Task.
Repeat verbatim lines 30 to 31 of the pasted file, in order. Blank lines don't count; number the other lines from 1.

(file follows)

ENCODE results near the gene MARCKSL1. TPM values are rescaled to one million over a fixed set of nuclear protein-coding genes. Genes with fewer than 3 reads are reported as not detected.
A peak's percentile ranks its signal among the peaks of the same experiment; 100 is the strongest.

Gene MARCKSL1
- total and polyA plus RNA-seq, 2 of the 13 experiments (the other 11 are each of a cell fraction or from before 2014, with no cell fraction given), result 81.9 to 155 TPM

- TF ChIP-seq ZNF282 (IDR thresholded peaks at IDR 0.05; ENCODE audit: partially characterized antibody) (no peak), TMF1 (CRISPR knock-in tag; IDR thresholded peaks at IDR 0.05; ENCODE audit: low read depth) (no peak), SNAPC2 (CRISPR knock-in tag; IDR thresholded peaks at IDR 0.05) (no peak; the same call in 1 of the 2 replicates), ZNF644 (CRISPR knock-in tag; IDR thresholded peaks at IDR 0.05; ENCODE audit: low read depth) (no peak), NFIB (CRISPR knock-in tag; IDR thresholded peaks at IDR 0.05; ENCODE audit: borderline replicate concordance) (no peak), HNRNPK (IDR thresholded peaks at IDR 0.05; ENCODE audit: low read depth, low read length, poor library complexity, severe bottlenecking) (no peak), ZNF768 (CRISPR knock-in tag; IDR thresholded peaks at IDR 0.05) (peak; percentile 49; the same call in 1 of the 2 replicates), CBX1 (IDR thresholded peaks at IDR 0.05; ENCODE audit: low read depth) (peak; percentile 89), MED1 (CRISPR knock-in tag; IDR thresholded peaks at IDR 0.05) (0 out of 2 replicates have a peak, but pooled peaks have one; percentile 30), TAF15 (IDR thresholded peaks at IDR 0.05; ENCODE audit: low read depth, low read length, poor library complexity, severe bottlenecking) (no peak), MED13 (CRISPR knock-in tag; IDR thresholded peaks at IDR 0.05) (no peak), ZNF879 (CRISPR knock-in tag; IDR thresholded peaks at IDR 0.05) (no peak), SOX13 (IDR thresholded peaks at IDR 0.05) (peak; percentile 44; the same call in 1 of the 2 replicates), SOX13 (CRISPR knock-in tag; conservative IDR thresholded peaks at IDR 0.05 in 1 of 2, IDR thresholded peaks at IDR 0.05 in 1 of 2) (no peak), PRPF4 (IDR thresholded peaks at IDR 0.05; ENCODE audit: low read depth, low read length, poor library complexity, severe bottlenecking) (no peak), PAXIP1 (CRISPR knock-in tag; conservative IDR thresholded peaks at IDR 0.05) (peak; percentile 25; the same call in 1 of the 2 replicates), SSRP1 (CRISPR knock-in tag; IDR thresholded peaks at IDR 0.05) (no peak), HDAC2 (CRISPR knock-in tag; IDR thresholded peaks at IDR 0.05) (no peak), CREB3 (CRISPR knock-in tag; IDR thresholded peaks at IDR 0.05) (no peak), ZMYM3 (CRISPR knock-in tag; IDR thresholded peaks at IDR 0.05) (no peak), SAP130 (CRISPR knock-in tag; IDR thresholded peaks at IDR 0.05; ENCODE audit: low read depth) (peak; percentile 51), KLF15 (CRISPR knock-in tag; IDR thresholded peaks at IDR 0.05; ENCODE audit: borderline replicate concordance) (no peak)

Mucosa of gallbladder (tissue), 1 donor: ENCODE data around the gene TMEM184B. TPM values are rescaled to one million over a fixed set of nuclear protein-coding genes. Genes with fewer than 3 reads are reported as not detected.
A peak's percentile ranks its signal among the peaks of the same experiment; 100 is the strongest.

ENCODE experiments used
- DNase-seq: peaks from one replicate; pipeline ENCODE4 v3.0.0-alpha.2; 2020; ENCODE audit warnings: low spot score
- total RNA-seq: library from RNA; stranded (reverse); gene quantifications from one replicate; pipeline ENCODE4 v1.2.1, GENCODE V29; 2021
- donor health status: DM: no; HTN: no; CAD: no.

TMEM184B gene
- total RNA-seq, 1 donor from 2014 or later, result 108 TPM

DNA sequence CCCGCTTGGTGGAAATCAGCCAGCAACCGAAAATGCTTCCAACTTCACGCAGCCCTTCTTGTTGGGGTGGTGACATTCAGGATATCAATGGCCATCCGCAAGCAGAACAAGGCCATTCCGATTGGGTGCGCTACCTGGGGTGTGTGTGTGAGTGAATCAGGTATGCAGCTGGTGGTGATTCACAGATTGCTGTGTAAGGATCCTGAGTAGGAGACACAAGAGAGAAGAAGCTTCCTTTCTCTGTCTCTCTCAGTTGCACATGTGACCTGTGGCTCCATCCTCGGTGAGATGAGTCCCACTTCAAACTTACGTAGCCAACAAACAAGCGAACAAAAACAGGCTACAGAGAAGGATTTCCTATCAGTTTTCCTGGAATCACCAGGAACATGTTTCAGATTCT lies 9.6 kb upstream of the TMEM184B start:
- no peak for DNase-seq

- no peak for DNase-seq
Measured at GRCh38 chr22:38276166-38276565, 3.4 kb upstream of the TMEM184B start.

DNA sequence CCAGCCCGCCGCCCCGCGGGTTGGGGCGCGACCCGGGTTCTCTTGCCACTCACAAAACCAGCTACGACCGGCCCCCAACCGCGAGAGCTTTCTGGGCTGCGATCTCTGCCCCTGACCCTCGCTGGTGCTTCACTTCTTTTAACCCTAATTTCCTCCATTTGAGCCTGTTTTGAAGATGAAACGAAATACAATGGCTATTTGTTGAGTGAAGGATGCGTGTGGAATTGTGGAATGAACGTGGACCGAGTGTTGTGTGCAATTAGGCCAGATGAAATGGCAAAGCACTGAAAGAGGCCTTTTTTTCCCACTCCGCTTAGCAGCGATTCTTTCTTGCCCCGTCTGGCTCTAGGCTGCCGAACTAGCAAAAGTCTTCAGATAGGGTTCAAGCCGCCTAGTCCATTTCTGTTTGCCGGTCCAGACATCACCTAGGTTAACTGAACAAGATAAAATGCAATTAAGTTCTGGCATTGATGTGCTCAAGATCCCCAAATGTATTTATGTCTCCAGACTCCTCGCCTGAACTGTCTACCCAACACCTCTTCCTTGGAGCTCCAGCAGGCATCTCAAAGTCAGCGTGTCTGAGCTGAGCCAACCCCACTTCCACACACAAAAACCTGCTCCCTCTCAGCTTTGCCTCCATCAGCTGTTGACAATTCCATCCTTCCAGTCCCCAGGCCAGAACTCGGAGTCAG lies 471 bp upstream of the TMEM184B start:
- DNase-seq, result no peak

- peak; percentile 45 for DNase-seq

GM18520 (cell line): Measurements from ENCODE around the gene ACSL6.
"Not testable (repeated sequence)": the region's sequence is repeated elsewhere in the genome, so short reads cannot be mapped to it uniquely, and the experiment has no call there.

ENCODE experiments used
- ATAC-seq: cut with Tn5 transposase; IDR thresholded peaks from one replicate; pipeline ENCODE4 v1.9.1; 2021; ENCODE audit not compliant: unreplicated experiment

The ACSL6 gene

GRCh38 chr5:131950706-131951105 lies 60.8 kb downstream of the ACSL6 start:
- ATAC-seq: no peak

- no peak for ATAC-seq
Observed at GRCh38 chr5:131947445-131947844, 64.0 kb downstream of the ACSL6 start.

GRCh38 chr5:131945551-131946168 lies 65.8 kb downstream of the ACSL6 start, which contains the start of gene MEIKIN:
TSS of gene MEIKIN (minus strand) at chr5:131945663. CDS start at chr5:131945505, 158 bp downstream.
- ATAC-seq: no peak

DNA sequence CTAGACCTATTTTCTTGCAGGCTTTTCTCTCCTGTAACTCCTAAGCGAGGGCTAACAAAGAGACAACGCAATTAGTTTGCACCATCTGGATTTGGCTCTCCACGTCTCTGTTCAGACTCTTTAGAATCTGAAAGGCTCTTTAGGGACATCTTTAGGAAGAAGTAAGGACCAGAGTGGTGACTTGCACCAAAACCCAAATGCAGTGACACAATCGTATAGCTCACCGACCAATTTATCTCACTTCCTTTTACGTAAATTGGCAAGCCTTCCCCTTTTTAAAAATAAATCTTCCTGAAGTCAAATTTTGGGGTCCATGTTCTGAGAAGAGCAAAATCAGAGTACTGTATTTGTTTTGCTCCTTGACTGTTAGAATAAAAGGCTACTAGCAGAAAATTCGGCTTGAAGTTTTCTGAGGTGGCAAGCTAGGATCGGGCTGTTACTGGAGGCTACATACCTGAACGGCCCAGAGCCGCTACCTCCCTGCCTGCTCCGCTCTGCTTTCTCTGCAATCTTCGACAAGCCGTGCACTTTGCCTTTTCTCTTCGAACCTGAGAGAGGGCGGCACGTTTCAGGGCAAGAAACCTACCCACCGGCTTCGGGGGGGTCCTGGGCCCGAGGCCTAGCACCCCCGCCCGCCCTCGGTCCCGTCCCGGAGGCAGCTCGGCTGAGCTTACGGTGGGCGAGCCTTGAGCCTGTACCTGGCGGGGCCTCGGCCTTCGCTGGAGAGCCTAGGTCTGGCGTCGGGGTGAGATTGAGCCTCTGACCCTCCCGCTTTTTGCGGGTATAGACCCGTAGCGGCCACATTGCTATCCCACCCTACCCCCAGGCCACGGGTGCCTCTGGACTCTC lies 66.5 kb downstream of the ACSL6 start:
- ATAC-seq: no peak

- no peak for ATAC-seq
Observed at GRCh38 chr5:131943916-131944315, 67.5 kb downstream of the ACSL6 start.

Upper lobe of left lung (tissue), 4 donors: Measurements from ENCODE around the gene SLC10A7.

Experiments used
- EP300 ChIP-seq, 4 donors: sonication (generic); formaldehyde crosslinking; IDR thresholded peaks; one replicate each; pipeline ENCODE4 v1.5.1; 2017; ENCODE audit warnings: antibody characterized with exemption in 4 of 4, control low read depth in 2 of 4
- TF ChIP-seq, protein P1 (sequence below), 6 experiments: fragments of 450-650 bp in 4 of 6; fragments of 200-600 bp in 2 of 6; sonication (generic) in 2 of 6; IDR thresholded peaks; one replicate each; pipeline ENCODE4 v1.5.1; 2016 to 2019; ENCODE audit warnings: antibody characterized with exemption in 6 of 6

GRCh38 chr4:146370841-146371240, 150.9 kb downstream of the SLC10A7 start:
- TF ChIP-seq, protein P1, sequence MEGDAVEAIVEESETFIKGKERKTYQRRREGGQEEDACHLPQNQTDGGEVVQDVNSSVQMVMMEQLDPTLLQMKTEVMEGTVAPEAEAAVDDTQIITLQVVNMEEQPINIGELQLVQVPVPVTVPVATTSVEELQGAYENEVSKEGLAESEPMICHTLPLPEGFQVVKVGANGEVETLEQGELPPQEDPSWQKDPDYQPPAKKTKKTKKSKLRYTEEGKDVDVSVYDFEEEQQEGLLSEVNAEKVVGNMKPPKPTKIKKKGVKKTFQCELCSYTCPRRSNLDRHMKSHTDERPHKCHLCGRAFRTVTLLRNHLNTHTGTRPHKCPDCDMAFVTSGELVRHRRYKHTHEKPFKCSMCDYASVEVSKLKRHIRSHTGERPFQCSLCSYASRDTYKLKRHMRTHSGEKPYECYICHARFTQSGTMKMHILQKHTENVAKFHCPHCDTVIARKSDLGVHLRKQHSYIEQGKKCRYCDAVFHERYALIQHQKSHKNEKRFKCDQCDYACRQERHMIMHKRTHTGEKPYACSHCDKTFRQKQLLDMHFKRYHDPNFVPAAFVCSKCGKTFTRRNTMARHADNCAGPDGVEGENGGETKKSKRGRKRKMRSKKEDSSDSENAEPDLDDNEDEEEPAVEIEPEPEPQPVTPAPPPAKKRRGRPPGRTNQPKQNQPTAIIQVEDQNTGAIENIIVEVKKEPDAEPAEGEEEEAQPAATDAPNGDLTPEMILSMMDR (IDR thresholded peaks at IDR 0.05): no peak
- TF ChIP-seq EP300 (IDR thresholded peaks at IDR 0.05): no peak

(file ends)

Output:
GRCh38 chr5:131945551-131946168 lies 65.8 kb downstream of the ACSL6 start, which contains the start of gene MEIKIN:
TSS of gene MEIKIN (minus strand) at chr5:131945663. CDS start at chr5:131945505, 158 bp downstream.